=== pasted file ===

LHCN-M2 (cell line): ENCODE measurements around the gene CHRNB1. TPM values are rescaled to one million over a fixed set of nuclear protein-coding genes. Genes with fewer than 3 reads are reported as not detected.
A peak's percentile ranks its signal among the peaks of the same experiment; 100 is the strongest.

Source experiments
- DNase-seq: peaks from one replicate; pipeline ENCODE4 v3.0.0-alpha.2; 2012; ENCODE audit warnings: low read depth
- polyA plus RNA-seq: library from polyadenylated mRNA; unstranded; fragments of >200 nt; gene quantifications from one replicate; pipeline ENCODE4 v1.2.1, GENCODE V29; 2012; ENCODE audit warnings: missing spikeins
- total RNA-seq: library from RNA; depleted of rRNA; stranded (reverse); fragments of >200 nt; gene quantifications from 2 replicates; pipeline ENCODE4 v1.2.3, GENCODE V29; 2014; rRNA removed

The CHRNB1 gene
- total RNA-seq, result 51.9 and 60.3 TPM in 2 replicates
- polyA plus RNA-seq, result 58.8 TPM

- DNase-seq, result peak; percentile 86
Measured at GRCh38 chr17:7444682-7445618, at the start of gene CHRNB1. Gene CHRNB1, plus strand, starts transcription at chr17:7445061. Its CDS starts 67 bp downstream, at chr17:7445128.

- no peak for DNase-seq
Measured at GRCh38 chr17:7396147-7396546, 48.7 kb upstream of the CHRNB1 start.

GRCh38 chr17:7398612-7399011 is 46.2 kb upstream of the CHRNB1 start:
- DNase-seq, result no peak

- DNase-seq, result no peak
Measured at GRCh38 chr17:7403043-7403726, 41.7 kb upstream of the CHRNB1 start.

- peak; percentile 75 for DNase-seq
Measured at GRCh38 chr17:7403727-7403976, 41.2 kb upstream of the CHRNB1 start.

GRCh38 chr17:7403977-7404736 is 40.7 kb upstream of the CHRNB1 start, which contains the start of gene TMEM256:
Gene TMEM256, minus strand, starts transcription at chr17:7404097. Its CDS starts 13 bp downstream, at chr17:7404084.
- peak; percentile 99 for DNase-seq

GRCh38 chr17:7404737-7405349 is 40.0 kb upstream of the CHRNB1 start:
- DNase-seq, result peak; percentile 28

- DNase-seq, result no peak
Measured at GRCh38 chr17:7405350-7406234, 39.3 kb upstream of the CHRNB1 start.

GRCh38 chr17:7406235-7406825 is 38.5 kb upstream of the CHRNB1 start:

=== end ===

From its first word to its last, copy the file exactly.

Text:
LHCN-M2 (cell line): ENCODE measurements around the gene CHRNB1. TPM values are rescaled to one million over a fixed set of nuclear protein-coding genes. Genes with fewer than 3 reads are reported as not detected.
A peak's percentile ranks its signal among the peaks of the same experiment; 100 is the strongest.

Source experiments
- DNase-seq: peaks from one replicate; pipeline ENCODE4 v3.0.0-alpha.2; 2012; ENCODE audit warnings: low read depth
- polyA plus RNA-seq: library from polyadenylated mRNA; unstranded; fragments of >200 nt; gene quantifications from one replicate; pipeline ENCODE4 v1.2.1, GENCODE V29; 2012; ENCODE audit warnings: missing spikeins
- total RNA-seq: library from RNA; depleted of rRNA; stranded (reverse); fragments of >200 nt; gene quantifications from 2 replicates; pipeline ENCODE4 v1.2.3, GENCODE V29; 2014; rRNA removed

The CHRNB1 gene
- total RNA-seq, result 51.9 and 60.3 TPM in 2 replicates
- polyA plus RNA-seq, result 58.8 TPM

- DNase-seq, result peak; percentile 86
Measured at GRCh38 chr17:7444682-7445618, at the start of gene CHRNB1. Gene CHRNB1, plus strand, starts transcription at chr17:7445061. Its CDS starts 67 bp downstream, at chr17:7445128.

- no peak for DNase-seq
Measured at GRCh38 chr17:7396147-7396546, 48.7 kb upstream of the CHRNB1 start.

GRCh38 chr17:7398612-7399011 is 46.2 kb upstream of the CHRNB1 start:
- DNase-seq, result no peak

- DNase-seq, result no peak
Measured at GRCh38 chr17:7403043-7403726, 41.7 kb upstream of the CHRNB1 start.

- peak; percentile 75 for DNase-seq
Measured at GRCh38 chr17:7403727-7403976, 41.2 kb upstream of the CHRNB1 start.

GRCh38 chr17:7403977-7404736 is 40.7 kb upstream of the CHRNB1 start, which contains the start of gene TMEM256:
Gene TMEM256, minus strand, starts transcription at chr17:7404097. Its CDS starts 13 bp downstream, at chr17:7404084.
- peak; percentile 99 for DNase-seq

GRCh38 chr17:7404737-7405349 is 40.0 kb upstream of the CHRNB1 start:
- DNase-seq, result peak; percentile 28

- DNase-seq, result no peak
Measured at GRCh38 chr17:7405350-7406234, 39.3 kb upstream of the CHRNB1 start.

GRCh38 chr17:7406235-7406825 is 38.5 kb upstream of the CHRNB1 start: